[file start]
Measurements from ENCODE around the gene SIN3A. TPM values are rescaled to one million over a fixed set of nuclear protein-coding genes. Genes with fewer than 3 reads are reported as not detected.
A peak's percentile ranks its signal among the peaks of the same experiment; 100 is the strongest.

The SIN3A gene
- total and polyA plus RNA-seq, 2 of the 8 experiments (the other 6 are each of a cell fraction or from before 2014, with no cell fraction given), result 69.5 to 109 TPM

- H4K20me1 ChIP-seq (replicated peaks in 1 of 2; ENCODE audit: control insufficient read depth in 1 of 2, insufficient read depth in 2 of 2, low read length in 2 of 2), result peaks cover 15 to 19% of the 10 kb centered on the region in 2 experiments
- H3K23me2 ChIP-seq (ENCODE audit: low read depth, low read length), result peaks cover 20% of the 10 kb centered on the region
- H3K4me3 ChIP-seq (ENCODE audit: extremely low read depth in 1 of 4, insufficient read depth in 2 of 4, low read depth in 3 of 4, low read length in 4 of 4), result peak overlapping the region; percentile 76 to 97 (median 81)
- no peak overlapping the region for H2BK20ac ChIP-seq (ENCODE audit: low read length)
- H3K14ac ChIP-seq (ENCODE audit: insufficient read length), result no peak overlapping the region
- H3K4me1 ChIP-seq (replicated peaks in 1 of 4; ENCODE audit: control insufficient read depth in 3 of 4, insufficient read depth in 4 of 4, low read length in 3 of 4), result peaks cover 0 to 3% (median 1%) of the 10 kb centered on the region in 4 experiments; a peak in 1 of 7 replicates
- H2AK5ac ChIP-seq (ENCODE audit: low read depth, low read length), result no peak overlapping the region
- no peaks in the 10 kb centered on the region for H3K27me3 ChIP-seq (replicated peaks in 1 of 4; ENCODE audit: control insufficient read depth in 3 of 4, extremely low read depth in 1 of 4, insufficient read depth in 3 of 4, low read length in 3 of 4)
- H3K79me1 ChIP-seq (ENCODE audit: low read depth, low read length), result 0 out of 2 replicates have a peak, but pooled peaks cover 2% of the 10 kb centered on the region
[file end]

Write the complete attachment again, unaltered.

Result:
Measurements from ENCODE around the gene SIN3A. TPM values are rescaled to one million over a fixed set of nuclear protein-coding genes. Genes with fewer than 3 reads are reported as not detected.
A peak's percentile ranks its signal among the peaks of the same experiment; 100 is the strongest.

The SIN3A gene
- total and polyA plus RNA-seq, 2 of the 8 experiments (the other 6 are each of a cell fraction or from before 2014, with no cell fraction given), result 69.5 to 109 TPM

- H4K20me1 ChIP-seq (replicated peaks in 1 of 2; ENCODE audit: control insufficient read depth in 1 of 2, insufficient read depth in 2 of 2, low read length in 2 of 2), result peaks cover 15 to 19% of the 10 kb centered on the region in 2 experiments
- H3K23me2 ChIP-seq (ENCODE audit: low read depth, low read length), result peaks cover 20% of the 10 kb centered on the region
- H3K4me3 ChIP-seq (ENCODE audit: extremely low read depth in 1 of 4, insufficient read depth in 2 of 4, low read depth in 3 of 4, low read length in 4 of 4), result peak overlapping the region; percentile 76 to 97 (median 81)
- no peak overlapping the region for H2BK20ac ChIP-seq (ENCODE audit: low read length)
- H3K14ac ChIP-seq (ENCODE audit: insufficient read length), result no peak overlapping the region
- H3K4me1 ChIP-seq (replicated peaks in 1 of 4; ENCODE audit: control insufficient read depth in 3 of 4, insufficient read depth in 4 of 4, low read length in 3 of 4), result peaks cover 0 to 3% (median 1%) of the 10 kb centered on the region in 4 experiments; a peak in 1 of 7 replicates
- H2AK5ac ChIP-seq (ENCODE audit: low read depth, low read length), result no peak overlapping the region
- no peaks in the 10 kb centered on the region for H3K27me3 ChIP-seq (replicated peaks in 1 of 4; ENCODE audit: control insufficient read depth in 3 of 4, extremely low read depth in 1 of 4, insufficient read depth in 3 of 4, low read length in 3 of 4)
- H3K79me1 ChIP-seq (ENCODE audit: low read depth, low read length), result 0 out of 2 replicates have a peak, but pooled peaks cover 2% of the 10 kb centered on the region